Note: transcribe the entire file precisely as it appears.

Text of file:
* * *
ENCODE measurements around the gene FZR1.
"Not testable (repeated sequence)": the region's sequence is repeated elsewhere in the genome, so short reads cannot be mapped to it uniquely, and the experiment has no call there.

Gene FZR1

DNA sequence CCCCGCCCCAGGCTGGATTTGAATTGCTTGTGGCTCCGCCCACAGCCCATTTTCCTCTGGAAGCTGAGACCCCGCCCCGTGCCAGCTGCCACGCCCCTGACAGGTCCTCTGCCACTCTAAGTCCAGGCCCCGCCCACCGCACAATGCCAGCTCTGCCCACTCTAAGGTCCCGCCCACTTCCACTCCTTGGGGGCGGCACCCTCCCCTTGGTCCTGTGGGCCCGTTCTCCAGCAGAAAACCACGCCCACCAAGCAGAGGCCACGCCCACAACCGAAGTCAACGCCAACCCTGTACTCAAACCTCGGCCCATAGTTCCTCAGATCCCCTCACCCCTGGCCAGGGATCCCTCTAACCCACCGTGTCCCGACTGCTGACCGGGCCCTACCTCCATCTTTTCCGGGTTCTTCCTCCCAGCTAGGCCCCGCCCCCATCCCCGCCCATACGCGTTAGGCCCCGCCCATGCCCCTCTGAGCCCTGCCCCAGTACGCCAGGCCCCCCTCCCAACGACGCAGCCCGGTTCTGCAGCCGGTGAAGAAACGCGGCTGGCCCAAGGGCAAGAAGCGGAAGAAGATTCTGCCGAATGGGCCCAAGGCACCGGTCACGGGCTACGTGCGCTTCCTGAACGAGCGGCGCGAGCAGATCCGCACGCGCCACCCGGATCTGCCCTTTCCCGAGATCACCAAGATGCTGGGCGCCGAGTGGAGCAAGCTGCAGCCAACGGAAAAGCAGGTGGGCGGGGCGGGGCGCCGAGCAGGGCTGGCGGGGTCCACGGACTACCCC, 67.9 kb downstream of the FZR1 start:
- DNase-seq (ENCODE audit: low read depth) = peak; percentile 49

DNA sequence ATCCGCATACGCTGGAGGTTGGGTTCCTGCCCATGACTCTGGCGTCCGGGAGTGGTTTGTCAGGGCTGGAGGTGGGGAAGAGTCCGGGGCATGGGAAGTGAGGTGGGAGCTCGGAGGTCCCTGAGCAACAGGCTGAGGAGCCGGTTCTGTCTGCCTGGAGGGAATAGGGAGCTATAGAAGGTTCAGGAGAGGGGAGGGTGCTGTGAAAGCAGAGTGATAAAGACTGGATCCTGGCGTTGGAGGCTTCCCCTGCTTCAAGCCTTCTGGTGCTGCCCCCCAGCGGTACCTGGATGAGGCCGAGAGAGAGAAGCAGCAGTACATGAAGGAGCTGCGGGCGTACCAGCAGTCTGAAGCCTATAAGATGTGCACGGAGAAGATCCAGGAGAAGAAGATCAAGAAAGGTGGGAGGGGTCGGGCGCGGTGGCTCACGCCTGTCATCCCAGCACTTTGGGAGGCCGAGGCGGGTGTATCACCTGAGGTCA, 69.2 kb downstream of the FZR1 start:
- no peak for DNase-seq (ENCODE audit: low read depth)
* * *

ENCODE measurements around the gene FZR1.
"Not testable (repeated sequence)": the region's sequence is repeated elsewhere in the genome, so short reads cannot be mapped to it uniquely, and the experiment has no call there.

Gene FZR1

DNA sequence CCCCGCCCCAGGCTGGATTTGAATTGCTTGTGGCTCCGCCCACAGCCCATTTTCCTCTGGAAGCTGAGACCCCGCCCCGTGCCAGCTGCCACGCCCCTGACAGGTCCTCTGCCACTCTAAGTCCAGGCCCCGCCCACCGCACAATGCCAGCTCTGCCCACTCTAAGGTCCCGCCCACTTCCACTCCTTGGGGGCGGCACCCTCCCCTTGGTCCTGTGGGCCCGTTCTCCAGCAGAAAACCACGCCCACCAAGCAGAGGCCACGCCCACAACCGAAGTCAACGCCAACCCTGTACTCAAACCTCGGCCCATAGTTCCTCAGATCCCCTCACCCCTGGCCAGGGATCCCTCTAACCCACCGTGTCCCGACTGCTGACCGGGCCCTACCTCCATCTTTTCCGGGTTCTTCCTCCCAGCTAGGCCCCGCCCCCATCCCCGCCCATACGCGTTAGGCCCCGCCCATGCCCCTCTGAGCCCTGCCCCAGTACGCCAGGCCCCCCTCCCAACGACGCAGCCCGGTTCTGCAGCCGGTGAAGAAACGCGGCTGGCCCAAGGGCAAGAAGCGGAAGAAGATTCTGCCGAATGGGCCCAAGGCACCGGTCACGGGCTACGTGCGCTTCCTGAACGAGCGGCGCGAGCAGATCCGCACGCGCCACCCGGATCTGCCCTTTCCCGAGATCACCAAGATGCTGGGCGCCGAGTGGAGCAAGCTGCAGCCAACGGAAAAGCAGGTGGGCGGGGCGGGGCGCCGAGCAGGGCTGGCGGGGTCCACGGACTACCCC, 67.9 kb downstream of the FZR1 start:
- DNase-seq (ENCODE audit: low read depth) = peak; percentile 49

DNA sequence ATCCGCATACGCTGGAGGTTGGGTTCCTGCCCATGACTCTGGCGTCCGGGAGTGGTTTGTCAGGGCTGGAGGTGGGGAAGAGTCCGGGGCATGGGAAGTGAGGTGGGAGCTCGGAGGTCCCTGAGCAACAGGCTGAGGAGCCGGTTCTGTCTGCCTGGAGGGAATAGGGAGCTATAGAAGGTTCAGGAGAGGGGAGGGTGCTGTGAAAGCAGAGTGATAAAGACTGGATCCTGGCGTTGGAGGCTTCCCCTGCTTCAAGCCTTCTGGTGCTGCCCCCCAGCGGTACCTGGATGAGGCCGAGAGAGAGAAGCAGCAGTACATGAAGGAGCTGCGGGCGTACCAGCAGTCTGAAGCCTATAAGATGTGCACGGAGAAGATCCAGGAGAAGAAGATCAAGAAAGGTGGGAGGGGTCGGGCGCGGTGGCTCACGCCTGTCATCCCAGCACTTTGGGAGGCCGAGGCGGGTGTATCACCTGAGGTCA, 69.2 kb downstream of the FZR1 start:
- no peak for DNase-seq (ENCODE audit: low read depth)